When I was younger, I was good at taking a day for myself when I needed it. I can recall in high school, at least once a semester, I'd tell my Mom that I just wasn't going to go to school cause I needed just one day to do nothing before I'd jump back into the swing of things.
This is one of the things my Mom has always admired about me, according to her. I never really got that - why people have such a hard time saying time out for 24 hours.
Ten years later, I get it. Because I secretly was planning my "sick day" since the beginning of week.
So I did it. I called in sick. And, I'm not even sick. But, the guilt. Oh, the crushing guilt.
Despite the fact that I'm "sick" to my colleagues and staff, I'm still working. I've taken a couple of phone calls. I took a meeting. I talked with a client. I mean really people, I'm "sick." What if I really were sick? This really isn't helping me trying to convince myself that the world-won't-stop-without-me and dispelling the being-out-of-the-office-for-one-day-will-cause-irreparable-harm complex.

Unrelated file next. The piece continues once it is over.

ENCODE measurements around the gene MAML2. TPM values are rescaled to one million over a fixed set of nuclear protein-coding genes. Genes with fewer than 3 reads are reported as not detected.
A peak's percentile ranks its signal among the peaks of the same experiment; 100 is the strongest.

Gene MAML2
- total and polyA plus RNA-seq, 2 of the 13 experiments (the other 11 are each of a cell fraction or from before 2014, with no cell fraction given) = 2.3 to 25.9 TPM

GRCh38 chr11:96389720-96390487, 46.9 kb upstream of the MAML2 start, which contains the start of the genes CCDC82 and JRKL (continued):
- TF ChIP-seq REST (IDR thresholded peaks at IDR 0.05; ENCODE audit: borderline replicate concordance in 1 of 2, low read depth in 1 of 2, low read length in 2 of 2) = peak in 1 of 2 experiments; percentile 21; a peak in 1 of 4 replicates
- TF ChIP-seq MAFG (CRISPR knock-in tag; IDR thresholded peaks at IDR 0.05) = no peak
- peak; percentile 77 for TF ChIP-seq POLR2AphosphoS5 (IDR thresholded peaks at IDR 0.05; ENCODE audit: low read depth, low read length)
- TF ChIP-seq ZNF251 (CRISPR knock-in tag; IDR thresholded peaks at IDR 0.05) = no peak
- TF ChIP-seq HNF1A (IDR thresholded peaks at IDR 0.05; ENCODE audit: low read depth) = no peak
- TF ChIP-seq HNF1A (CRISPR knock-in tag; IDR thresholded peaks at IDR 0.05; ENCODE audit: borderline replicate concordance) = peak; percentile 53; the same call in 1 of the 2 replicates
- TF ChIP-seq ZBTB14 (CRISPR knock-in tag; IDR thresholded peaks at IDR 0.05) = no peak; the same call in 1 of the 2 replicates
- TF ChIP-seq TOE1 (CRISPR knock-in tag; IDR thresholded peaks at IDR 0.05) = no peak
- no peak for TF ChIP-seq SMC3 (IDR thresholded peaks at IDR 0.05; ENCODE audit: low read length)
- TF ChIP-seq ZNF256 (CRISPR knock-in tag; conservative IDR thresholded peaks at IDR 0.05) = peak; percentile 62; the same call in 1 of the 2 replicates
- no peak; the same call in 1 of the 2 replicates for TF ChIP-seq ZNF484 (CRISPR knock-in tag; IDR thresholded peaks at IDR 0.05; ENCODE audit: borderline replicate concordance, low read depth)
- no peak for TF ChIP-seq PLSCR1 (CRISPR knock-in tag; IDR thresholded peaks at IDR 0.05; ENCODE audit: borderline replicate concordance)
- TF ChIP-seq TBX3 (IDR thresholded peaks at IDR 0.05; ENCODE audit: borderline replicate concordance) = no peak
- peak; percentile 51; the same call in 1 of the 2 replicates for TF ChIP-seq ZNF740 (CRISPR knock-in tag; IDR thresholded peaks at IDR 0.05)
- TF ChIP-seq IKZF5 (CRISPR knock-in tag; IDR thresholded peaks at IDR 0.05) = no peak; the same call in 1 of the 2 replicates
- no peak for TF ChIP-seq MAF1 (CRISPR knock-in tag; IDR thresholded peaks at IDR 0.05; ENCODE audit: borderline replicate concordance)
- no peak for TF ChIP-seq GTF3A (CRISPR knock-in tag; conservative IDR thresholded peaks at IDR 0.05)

What this does for me, however, is create a nice illustrative commentary on the state of the organizational culture at my office. There really is no such thing as a holiday. We've actually all started to differentiate between a "I'm not in the office holiday, but I'll still do whatever you need me to do" and "I'm really off and you can't reach me no matter what" types of vacations.
So, I'm going to enjoy the rest of my personal mental health day. I'm going to catch up on TV I missed this week. I'm going to enjoy my new blog layout. And, I'm not going to answer the phone again.